Sudan Says Return to GERD Negotiations Subject to Change in Method

Sudan’s Minister of Irrigation and Water Resources Yasir Abbas takes part in a trilateral meeting to resume negotiations on the GERD, in Khartoum, Sudan on Dec. 21, 2019. (AFP)
Sudan’s Minister of Irrigation and Water Resources Yasir Abbas takes part in a trilateral meeting to resume negotiations on the GERD, in Khartoum, Sudan on Dec. 21, 2019. (AFP)
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Sudan Says Return to GERD Negotiations Subject to Change in Method

Sudan’s Minister of Irrigation and Water Resources Yasir Abbas takes part in a trilateral meeting to resume negotiations on the GERD, in Khartoum, Sudan on Dec. 21, 2019. (AFP)
Sudan’s Minister of Irrigation and Water Resources Yasir Abbas takes part in a trilateral meeting to resume negotiations on the GERD, in Khartoum, Sudan on Dec. 21, 2019. (AFP)

Sudan is unwilling to return to the Grand Renaissance Ethiopian Dam (GERD) negotiations with the old method, led by the African Union (AU).

Sudan’s Irrigation and Water Resources Minister Yasir Abbas urged a change in the negotiating method, saying: “Sudan is not ready to enter into talks with Ethiopia in the same previous way because it means buying time.”

Speaking at a press conference in Khartoum, Abbas said Khartoum demands a change in the AU’s negotiations methodology, developing the role of observers into mediators, and forming an international mediation quartet made up of the AU, United Nations, European Union, and US.

He asserted Sudan’s demand, which was proposed in Kinshasa in April, and backed by Egypt.

Abbas also stressed that exchanging information about filling and operating the GERD “is an absolute necessity” and that a legally binding agreement in this regard “must be signed.”

The official affirmed that the GERD could be beneficial to Sudan provided that information is exchanged with Sudanese officials managing the Roseires Dam under a legally binding agreement.

The GERD will completely change the flow of the Blue Nile by flattening its hydrograph, and with its gigantic size, it “poses substantial threats to Sudan if it is not properly designed, constructed, filled and operated,” he continued.

Abbas reiterated his government’s commitment to serious negotiations as the only way to resolve the dispute over the dam.

“When we say the Roseires Dam, we mean that the entire water system from Khartoum to Atbara will be affected, as well as drinking water plants. It will go out of service if the water level drops to less than 90 million cubic meters.”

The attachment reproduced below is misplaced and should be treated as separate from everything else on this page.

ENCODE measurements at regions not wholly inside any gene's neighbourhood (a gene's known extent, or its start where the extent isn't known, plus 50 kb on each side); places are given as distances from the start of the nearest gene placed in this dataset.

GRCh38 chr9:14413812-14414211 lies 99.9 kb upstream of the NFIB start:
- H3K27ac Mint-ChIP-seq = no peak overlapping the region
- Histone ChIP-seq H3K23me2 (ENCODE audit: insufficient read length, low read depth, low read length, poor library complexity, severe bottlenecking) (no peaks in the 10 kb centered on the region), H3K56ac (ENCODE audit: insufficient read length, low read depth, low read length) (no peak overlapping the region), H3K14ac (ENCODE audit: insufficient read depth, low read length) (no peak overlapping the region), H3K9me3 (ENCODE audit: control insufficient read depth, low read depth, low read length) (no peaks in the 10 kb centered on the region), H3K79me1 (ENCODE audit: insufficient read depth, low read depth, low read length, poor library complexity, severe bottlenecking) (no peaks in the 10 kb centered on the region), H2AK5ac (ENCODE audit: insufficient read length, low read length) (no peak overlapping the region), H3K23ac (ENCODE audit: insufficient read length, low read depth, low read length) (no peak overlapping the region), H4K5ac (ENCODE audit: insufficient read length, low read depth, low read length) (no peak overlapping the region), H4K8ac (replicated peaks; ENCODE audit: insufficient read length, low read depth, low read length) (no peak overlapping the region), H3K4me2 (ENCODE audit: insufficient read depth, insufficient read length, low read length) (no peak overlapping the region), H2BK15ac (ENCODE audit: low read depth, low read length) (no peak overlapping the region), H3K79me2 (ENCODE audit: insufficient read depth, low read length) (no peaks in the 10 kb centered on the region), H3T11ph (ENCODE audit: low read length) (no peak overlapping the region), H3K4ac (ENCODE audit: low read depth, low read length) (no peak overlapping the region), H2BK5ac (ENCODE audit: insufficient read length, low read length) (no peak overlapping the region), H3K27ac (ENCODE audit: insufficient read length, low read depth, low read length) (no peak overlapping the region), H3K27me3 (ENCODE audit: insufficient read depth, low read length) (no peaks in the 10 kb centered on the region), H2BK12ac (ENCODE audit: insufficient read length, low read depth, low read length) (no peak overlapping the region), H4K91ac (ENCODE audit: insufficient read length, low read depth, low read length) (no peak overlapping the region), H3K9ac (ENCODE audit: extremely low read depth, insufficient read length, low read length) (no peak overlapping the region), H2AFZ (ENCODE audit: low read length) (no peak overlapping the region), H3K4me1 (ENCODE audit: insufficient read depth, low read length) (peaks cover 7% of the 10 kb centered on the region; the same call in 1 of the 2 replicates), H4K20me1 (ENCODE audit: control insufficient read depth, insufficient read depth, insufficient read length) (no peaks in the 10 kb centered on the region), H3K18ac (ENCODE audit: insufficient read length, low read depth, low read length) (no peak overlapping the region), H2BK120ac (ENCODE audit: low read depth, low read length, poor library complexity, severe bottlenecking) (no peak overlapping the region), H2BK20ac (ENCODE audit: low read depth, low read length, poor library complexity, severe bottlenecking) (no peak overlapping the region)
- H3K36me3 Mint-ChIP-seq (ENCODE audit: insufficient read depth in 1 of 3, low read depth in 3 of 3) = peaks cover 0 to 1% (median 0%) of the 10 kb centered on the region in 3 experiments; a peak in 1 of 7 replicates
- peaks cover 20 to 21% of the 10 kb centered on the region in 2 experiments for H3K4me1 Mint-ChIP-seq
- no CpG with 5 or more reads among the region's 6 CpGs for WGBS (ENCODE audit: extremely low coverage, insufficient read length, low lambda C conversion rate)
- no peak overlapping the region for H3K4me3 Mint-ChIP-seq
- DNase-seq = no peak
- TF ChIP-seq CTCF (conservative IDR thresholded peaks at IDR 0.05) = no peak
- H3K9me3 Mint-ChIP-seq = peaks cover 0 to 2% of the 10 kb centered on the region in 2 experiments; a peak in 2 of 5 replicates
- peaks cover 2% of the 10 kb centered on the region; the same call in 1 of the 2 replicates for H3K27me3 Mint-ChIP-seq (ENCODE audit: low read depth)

The official ruled out Sudan’s signing of a bilateral agreement with Ethiopia, saying the Blue Nile is an international river shared by countries.

“Sudan will benefit from the GERD in terms of generating electricity and reducing silt and floods, but only on the condition that there is a binding tripartite agreement,” said Abbas.

He reiterated that the three parties agreed on 90 percent of the contentious issues, which are primarily technical, adding that the remaining 10 percent are related to the binding legal agreement, which defines conflict resolution mechanisms in case of disagreement.



Israeli Military Says it has Struck Houthi Targets in Yemen

A huge column of fire erupts following reported strikes in Hodeidah on July 20, 2024. (Photo by AFP)
A huge column of fire erupts following reported strikes in Hodeidah on July 20, 2024. (Photo by AFP)
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Israeli Military Says it has Struck Houthi Targets in Yemen

A huge column of fire erupts following reported strikes in Hodeidah on July 20, 2024. (Photo by AFP)
A huge column of fire erupts following reported strikes in Hodeidah on July 20, 2024. (Photo by AFP)

The Israeli army said Saturday it has struck several Houthi targets in western Yemen following a fatal drone attack by the militias in Tel Aviv the previous day.

A number of “military targets” were hit in the western port city of Hodeidah, the Israeli army said, adding that its attack was in response to “hundreds of attacks” against Israel in recent months.

“The Houthis attacked us over 200 times. The first time that they harmed an Israeli citizen, we struck them. And we will do this in any place where it may be required,” Israeli Defense Minister Yoav Gallant said in a statement.
Israel’s military said it alone carried out the strikes and “our friends were updated.” An Israeli Defense Forces official didn't say how many sites were targeted, but told journalists that the port is the main entry point for Iranian weapons. The official didn't say whether it was Israel’s first attack on Yemen.

Houthi spokesman Mohammed Abdulsalam posted on X that the “blatant Israeli aggression” targeted fuel storage facilities and the province’s power station. He said the attacks aim “to increase the suffering of the people and to pressure Yemen to stop supporting Gaza.”

Abdulsalam said the attacks will only make Yemen's people and armed forces more determined to support Gaza. “There will be impactful strikes,” Mohamed Ali al-Houthi of the Supreme Political Council in Yemen wrote on X.

A media outlet controlled by the Houthis in Yemen, Al-Masirah TV, said the strikes on storage facilities for oil and diesel at the port and on the local electricity company caused deaths and injuries, and several people had severe burns. It said there was a large fire at the port and power cuts were widespread.

The drone attack by the Houthis killed one person in the center of Tel Aviv and wounded at least 10 others early Friday.